Similarly, this part insists that every party in the contract must have a written agreement; this
implies that no party will honor or consider as valid any other forms of contracts.
The clause implies that the hotel shall provide similar or standard rooms to the tour
operator, especially when the hotel offers group reservations. Group reservation in this context
refers to a situation in which the hotel will have to preserve several rooms in advance for the
tourist operator firm.
The third clause sets out the terms and conditions for the accommodation cost and how the
tour operator will pay for the same. The tour operator or visitors booked on its behalf will have to
make an initial payment to the hotel six days before they check in at the hotel and clear the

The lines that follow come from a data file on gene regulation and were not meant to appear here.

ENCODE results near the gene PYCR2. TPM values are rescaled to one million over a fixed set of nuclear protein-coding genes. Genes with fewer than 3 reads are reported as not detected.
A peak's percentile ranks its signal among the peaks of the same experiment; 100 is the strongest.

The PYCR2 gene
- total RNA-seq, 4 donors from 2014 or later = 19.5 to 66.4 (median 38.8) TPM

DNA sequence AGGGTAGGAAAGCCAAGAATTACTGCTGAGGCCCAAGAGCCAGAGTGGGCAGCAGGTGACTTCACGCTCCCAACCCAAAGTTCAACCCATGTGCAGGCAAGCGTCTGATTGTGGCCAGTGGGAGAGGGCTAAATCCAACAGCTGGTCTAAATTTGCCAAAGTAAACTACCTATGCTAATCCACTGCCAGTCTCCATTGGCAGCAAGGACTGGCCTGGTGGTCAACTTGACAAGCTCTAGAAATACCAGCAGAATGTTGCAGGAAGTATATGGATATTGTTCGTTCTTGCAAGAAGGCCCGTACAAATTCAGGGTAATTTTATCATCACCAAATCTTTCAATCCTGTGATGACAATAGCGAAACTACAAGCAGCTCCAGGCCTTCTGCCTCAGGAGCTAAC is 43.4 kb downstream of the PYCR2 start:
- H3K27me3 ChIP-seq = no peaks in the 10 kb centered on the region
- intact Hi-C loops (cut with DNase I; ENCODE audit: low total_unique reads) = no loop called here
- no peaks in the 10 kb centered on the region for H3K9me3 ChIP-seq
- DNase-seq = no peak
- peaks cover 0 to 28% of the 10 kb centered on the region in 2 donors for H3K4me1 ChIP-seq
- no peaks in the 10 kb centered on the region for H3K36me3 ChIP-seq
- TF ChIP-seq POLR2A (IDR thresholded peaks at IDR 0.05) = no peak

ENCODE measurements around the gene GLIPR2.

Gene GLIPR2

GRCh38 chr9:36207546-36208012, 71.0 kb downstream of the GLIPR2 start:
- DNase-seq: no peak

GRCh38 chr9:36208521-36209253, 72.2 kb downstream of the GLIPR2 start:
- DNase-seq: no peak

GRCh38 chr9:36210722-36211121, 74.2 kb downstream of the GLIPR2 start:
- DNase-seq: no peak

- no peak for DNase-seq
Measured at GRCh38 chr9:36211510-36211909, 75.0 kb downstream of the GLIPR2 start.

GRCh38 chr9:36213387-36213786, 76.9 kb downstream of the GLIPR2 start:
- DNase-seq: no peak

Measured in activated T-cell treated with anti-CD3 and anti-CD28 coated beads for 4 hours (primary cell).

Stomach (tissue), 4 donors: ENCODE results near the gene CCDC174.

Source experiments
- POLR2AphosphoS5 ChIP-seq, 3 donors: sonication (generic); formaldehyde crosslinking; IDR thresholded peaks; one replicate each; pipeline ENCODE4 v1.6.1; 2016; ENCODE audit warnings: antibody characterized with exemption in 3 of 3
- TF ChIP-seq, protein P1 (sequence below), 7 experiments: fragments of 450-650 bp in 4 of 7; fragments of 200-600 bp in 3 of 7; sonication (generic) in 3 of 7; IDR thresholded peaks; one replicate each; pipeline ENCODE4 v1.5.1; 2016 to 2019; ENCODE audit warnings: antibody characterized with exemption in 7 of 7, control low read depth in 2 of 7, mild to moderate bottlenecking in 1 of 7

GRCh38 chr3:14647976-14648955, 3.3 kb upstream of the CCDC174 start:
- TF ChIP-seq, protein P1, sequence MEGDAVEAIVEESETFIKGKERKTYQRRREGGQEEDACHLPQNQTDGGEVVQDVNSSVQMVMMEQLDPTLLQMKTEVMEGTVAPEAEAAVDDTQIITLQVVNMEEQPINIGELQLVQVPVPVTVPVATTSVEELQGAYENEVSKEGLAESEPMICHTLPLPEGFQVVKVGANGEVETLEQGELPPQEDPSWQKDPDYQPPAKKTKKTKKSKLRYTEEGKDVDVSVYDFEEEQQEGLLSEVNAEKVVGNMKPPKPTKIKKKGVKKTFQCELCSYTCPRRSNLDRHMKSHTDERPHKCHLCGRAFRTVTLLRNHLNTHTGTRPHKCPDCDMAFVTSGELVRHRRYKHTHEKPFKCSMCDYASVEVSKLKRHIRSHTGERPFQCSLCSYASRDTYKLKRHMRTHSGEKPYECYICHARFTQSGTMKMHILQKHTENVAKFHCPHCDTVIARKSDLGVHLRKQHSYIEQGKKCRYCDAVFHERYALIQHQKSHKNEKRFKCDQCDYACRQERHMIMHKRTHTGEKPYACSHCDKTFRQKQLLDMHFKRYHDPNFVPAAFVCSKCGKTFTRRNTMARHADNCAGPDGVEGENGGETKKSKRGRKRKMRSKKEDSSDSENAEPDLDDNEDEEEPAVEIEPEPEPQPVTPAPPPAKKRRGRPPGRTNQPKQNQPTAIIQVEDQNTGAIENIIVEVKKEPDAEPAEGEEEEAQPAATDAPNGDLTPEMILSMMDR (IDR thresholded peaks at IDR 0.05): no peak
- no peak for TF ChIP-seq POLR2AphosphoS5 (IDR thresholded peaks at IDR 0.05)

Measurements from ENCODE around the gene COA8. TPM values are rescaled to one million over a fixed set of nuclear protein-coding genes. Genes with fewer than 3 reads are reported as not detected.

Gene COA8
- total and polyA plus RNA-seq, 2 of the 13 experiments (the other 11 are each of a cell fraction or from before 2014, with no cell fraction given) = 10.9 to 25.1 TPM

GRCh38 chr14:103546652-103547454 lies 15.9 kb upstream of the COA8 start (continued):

difference during their arrival or check out. In case the tour operator does not clear the balance
during visitors check in, then the visitors will have to leave their Master Card, Visa, NAPS, and
American Express with the hotel reservation supervisor to hold on the remaining amount. Notably,
the contract only covers guests, employees, and families of the employees of the tour operator
Ment-Tour travels. Consequently, any room used by a person who does not belong to these groups
shall be charged by the hotel at public rates when and if the person is brought in by the tour operator
Ment-Tour travels. The clause also sets out conditions for free beds in which children under six
years should receive free beds for free as adults pay an extra 50 QAR per night.
The third clause also explains that customers who pay for rooms should receive free